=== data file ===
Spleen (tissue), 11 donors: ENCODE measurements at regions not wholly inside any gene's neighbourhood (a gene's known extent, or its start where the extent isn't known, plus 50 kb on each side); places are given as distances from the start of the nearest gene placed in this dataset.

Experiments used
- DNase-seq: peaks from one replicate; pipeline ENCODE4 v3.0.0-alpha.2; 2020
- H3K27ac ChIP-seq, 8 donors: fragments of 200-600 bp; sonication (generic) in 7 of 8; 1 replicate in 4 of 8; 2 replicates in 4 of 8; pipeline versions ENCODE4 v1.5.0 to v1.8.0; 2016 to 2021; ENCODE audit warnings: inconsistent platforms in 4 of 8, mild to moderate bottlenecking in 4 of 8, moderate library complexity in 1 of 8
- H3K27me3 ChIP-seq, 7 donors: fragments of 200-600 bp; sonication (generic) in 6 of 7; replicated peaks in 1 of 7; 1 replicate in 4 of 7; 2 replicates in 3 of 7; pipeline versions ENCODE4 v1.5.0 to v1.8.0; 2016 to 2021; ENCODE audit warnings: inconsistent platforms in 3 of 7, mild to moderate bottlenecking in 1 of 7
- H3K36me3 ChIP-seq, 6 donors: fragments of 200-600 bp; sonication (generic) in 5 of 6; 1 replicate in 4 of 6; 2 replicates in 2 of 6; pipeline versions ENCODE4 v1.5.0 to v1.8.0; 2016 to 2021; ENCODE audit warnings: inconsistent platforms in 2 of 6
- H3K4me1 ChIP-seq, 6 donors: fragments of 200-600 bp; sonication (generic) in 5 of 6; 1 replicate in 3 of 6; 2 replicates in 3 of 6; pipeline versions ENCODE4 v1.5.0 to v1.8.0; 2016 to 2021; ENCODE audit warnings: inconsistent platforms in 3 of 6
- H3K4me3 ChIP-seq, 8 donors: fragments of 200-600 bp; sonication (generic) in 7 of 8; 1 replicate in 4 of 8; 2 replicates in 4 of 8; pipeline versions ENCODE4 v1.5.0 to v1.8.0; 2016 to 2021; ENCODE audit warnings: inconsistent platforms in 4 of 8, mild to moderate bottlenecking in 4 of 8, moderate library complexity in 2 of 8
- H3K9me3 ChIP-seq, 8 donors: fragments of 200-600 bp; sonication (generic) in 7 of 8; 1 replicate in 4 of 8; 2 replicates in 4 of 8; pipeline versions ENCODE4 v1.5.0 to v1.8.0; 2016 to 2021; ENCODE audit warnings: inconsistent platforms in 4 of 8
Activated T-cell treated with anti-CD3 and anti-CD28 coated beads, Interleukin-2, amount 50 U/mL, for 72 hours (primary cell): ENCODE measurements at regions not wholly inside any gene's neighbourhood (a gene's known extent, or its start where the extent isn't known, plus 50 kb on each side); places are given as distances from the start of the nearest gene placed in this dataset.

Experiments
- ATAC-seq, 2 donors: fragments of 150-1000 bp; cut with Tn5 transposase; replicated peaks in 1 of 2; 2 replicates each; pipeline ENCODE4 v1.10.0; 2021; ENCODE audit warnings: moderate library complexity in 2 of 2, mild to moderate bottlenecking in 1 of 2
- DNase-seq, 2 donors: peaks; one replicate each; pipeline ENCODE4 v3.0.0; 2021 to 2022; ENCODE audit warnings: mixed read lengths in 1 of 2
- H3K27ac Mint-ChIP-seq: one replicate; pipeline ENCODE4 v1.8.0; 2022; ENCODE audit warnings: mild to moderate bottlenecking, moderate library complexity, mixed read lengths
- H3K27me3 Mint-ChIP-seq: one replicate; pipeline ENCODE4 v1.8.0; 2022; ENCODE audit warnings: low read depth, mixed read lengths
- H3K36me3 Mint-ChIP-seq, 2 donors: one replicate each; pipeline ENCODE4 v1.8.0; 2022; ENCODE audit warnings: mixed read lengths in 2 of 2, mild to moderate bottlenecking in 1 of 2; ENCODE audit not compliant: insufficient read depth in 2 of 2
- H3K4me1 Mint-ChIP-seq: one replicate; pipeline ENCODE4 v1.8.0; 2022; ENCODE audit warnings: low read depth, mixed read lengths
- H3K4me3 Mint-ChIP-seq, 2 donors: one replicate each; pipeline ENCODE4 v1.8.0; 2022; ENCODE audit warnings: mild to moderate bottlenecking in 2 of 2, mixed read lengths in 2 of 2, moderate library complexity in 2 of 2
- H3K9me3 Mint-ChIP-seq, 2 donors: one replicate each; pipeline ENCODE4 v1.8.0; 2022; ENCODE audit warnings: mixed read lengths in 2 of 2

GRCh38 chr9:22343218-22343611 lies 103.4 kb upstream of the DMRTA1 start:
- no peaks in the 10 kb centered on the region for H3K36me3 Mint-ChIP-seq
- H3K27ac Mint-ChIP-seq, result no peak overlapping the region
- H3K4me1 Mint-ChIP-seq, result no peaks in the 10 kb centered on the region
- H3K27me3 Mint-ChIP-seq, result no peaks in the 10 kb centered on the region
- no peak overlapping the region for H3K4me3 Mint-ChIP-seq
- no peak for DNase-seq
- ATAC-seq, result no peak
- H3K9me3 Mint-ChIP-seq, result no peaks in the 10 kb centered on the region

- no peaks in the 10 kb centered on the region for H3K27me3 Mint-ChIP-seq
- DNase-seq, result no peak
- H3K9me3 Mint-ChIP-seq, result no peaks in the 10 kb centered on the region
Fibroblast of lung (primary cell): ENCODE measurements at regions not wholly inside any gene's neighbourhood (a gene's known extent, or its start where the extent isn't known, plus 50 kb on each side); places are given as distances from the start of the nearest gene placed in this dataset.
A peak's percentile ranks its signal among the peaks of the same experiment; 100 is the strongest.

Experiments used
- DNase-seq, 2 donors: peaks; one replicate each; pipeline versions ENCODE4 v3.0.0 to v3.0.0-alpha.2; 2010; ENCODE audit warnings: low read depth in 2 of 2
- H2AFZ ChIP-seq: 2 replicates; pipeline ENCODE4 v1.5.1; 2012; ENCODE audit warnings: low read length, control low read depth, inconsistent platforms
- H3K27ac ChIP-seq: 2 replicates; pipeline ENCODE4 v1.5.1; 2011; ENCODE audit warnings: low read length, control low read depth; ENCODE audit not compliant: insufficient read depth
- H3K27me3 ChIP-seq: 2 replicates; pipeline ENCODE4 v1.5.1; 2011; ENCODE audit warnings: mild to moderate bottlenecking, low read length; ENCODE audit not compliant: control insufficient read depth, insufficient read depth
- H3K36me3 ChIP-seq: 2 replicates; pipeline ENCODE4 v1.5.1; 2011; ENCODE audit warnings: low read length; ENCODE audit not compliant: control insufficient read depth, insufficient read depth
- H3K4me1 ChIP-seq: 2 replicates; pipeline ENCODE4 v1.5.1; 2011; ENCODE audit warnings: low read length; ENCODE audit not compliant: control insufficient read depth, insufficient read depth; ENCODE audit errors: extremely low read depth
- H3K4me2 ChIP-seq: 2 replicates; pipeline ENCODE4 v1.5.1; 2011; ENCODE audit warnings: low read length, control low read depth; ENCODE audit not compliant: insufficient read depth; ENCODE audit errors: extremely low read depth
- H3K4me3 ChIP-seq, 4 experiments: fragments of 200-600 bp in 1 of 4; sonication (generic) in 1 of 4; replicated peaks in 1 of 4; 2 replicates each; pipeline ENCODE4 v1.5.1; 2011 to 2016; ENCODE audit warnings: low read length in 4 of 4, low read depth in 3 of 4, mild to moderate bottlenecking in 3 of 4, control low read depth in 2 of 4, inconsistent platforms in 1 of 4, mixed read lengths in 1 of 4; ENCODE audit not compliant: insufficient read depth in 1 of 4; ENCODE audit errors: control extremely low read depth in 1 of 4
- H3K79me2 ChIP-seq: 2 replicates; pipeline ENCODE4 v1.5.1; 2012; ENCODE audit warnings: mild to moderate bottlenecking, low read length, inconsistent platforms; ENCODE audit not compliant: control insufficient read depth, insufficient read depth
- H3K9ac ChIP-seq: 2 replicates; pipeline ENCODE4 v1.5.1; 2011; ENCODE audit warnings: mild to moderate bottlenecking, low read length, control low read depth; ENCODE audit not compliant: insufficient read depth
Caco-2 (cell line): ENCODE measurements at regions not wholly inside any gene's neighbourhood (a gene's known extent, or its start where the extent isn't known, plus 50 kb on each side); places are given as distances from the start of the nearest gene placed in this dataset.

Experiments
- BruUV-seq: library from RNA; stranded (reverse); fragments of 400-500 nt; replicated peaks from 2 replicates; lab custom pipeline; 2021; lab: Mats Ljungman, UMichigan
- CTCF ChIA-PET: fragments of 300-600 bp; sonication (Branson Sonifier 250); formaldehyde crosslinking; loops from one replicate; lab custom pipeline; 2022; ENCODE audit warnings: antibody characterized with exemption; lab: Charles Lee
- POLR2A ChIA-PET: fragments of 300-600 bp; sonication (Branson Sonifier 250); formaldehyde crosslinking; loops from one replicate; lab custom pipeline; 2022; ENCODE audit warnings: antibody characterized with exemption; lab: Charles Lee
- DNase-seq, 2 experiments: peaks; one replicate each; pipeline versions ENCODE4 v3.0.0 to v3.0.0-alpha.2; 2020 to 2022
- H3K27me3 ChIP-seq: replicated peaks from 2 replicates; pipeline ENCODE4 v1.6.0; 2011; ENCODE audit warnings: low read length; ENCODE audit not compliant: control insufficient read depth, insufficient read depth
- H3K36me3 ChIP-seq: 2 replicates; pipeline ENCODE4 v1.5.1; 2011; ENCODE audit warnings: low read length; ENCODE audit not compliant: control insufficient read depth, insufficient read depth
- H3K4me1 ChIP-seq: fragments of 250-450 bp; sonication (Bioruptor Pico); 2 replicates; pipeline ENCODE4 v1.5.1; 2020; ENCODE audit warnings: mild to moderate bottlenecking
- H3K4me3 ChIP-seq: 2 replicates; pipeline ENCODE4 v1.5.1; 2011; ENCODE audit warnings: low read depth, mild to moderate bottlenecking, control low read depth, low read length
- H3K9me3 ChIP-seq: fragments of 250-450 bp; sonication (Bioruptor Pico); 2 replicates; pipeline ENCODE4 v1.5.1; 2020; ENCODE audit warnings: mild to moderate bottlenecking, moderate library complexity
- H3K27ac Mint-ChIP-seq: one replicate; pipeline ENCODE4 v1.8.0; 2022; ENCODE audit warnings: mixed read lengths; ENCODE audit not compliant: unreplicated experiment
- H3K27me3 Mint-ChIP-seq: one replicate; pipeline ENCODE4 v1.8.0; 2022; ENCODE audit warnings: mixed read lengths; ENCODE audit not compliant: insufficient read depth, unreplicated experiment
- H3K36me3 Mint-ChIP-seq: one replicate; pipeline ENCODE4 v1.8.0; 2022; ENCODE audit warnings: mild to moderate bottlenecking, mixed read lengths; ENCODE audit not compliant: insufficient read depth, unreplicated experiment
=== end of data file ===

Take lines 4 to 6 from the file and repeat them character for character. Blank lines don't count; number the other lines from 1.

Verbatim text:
- H3K27ac ChIP-seq, 8 donors: fragments of 200-600 bp; sonication (generic) in 7 of 8; 1 replicate in 4 of 8; 2 replicates in 4 of 8; pipeline versions ENCODE4 v1.5.0 to v1.8.0; 2016 to 2021; ENCODE audit warnings: inconsistent platforms in 4 of 8, mild to moderate bottlenecking in 4 of 8, moderate library complexity in 1 of 8
- H3K27me3 ChIP-seq, 7 donors: fragments of 200-600 bp; sonication (generic) in 6 of 7; replicated peaks in 1 of 7; 1 replicate in 4 of 7; 2 replicates in 3 of 7; pipeline versions ENCODE4 v1.5.0 to v1.8.0; 2016 to 2021; ENCODE audit warnings: inconsistent platforms in 3 of 7, mild to moderate bottlenecking in 1 of 7
- H3K36me3 ChIP-seq, 6 donors: fragments of 200-600 bp; sonication (generic) in 5 of 6; 1 replicate in 4 of 6; 2 replicates in 2 of 6; pipeline versions ENCODE4 v1.5.0 to v1.8.0; 2016 to 2021; ENCODE audit warnings: inconsistent platforms in 2 of 6